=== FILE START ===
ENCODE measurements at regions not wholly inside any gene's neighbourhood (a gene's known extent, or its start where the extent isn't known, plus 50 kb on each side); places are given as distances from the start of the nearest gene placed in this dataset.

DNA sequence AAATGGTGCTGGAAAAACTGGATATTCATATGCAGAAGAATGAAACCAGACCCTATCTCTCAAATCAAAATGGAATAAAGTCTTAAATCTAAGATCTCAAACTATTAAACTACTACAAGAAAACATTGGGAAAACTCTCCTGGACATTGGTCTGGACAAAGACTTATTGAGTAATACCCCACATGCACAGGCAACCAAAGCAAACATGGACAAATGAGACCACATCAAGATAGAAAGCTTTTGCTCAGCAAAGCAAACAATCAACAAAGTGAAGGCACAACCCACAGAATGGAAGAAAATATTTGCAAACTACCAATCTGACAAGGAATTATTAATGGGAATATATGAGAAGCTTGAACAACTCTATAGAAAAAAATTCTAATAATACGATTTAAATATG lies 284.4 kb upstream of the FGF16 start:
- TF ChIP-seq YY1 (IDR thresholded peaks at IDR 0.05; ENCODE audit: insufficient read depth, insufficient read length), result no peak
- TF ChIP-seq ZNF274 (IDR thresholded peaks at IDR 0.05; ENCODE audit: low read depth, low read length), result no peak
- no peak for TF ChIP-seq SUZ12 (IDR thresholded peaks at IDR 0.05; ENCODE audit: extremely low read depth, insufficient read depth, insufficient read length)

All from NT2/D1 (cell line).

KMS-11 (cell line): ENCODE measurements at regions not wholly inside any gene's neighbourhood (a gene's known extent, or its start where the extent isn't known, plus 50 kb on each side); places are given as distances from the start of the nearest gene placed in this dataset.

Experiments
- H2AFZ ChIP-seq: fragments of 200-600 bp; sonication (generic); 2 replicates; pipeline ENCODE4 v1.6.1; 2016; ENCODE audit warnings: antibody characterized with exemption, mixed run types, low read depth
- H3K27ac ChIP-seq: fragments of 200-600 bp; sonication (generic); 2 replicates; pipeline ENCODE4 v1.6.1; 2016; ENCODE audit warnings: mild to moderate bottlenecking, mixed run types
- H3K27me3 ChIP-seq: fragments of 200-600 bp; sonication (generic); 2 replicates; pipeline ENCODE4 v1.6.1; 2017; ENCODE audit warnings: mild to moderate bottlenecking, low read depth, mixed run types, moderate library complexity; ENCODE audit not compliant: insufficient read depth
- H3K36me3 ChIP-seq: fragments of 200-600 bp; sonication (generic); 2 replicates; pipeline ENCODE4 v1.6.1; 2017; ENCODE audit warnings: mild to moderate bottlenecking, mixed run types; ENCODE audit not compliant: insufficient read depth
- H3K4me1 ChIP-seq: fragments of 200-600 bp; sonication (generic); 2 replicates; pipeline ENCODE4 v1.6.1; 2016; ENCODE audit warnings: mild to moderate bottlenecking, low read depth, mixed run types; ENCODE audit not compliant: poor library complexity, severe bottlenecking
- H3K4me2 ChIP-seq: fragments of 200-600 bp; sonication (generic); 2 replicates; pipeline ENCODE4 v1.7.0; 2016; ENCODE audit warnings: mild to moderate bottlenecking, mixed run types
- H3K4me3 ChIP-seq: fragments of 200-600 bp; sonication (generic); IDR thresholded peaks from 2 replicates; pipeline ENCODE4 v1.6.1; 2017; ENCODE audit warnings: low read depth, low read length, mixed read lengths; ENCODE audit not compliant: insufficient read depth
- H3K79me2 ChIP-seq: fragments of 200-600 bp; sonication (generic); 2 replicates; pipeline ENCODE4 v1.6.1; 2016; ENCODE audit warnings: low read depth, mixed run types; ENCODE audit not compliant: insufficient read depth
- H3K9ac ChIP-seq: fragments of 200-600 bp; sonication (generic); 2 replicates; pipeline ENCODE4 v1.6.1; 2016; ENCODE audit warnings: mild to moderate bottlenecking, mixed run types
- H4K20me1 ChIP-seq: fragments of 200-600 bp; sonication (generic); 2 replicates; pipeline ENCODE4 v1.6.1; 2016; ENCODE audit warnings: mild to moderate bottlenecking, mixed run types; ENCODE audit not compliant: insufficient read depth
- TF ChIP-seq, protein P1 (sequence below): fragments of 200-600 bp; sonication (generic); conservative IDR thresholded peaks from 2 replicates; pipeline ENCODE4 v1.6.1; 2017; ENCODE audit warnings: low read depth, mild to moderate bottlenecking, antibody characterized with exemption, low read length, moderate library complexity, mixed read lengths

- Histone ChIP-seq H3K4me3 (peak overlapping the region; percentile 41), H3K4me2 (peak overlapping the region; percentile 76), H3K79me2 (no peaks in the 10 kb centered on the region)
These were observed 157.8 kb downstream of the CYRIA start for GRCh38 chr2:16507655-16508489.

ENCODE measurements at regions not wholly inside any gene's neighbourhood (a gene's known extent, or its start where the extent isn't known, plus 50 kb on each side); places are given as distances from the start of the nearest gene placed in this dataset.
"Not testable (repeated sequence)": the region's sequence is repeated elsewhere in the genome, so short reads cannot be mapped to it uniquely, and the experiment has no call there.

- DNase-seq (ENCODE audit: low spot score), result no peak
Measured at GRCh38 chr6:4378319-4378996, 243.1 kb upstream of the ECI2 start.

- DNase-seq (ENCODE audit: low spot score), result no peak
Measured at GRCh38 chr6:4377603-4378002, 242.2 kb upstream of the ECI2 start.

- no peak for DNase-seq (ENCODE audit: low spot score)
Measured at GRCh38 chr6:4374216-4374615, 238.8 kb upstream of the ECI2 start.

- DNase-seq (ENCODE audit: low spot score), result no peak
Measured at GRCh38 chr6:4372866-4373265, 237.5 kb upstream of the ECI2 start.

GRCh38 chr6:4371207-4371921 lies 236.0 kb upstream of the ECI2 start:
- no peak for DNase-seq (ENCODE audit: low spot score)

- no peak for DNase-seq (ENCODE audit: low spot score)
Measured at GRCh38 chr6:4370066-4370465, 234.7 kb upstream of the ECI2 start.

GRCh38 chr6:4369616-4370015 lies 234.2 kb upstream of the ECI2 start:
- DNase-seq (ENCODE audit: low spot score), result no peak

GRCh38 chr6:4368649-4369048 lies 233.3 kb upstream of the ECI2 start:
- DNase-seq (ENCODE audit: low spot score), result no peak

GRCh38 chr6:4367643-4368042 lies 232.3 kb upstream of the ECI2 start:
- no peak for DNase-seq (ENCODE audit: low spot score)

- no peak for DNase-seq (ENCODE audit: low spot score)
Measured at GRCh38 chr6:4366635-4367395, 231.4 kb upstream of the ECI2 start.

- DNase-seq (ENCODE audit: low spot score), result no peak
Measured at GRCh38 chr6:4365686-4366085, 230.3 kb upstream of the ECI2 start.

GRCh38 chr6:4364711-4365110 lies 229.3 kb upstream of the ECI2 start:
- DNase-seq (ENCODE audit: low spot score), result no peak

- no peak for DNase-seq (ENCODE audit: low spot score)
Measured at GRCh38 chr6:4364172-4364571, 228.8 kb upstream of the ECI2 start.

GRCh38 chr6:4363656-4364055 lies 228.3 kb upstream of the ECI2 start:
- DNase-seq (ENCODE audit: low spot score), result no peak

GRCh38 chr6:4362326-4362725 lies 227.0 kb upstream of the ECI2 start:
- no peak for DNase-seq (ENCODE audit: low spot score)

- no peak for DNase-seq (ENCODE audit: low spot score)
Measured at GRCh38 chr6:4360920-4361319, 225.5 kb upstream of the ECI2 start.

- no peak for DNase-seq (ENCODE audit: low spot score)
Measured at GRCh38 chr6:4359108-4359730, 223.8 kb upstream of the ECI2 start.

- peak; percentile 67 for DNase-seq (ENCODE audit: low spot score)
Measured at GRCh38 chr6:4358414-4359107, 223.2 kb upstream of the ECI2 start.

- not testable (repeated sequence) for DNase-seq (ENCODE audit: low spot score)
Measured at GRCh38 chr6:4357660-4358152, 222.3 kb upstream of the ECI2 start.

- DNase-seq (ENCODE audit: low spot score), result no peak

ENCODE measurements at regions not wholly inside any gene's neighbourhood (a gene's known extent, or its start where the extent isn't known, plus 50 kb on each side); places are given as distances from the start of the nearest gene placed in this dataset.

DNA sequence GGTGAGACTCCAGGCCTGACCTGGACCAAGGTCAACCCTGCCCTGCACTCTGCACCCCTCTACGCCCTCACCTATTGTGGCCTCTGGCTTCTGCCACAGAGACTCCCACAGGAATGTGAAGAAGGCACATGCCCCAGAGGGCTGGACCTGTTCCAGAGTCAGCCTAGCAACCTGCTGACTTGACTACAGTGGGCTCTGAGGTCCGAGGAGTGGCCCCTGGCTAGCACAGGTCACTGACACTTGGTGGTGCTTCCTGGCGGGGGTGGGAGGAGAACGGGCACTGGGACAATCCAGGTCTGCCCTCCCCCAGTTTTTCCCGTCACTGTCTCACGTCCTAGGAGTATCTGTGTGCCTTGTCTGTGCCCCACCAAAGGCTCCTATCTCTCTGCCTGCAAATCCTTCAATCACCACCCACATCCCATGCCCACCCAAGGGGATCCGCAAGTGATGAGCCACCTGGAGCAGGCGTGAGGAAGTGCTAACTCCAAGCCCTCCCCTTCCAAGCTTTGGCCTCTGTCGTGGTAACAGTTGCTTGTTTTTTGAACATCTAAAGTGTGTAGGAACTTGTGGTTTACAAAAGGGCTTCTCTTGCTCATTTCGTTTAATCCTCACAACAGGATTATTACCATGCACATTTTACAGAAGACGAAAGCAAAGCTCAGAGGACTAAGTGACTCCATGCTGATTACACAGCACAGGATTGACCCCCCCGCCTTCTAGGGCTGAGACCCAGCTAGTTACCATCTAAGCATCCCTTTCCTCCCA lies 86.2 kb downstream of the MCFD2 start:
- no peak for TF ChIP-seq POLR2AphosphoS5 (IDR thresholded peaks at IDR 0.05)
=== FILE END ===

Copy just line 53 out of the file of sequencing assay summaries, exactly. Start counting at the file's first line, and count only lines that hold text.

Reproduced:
- no peak for DNase-seq (ENCODE audit: low spot score)